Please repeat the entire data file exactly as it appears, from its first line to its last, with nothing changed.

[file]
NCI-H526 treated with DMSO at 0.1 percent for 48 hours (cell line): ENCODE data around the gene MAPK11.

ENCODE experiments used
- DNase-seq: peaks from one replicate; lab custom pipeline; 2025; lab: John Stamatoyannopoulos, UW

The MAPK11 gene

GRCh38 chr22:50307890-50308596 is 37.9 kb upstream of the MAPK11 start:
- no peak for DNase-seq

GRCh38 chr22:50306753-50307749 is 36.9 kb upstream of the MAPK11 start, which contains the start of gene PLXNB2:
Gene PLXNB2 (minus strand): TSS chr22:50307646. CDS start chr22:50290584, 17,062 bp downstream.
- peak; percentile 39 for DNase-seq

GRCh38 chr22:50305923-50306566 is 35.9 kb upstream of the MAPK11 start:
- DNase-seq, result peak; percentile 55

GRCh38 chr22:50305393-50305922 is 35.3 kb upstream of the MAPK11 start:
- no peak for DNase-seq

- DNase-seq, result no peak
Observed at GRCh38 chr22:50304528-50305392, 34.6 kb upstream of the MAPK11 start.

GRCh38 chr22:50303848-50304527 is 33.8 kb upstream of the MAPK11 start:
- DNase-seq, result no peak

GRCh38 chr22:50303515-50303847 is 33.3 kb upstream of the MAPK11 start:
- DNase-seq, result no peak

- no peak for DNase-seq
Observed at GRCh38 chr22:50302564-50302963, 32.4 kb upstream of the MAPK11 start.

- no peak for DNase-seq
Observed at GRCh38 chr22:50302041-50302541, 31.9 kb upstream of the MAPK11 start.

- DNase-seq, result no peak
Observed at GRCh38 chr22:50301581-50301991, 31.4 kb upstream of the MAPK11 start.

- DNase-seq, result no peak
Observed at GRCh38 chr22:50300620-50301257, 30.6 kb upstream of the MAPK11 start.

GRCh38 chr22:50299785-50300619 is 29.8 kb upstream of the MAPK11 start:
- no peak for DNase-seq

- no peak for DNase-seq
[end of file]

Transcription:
NCI-H526 treated with DMSO at 0.1 percent for 48 hours (cell line): ENCODE data around the gene MAPK11.

ENCODE experiments used
- DNase-seq: peaks from one replicate; lab custom pipeline; 2025; lab: John Stamatoyannopoulos, UW

The MAPK11 gene

GRCh38 chr22:50307890-50308596 is 37.9 kb upstream of the MAPK11 start:
- no peak for DNase-seq

GRCh38 chr22:50306753-50307749 is 36.9 kb upstream of the MAPK11 start, which contains the start of gene PLXNB2:
Gene PLXNB2 (minus strand): TSS chr22:50307646. CDS start chr22:50290584, 17,062 bp downstream.
- peak; percentile 39 for DNase-seq

GRCh38 chr22:50305923-50306566 is 35.9 kb upstream of the MAPK11 start:
- DNase-seq, result peak; percentile 55

GRCh38 chr22:50305393-50305922 is 35.3 kb upstream of the MAPK11 start:
- no peak for DNase-seq

- DNase-seq, result no peak
Observed at GRCh38 chr22:50304528-50305392, 34.6 kb upstream of the MAPK11 start.

GRCh38 chr22:50303848-50304527 is 33.8 kb upstream of the MAPK11 start:
- DNase-seq, result no peak

GRCh38 chr22:50303515-50303847 is 33.3 kb upstream of the MAPK11 start:
- DNase-seq, result no peak

- no peak for DNase-seq
Observed at GRCh38 chr22:50302564-50302963, 32.4 kb upstream of the MAPK11 start.

- no peak for DNase-seq
Observed at GRCh38 chr22:50302041-50302541, 31.9 kb upstream of the MAPK11 start.

- DNase-seq, result no peak
Observed at GRCh38 chr22:50301581-50301991, 31.4 kb upstream of the MAPK11 start.

- DNase-seq, result no peak
Observed at GRCh38 chr22:50300620-50301257, 30.6 kb upstream of the MAPK11 start.

GRCh38 chr22:50299785-50300619 is 29.8 kb upstream of the MAPK11 start:
- no peak for DNase-seq

- no peak for DNase-seq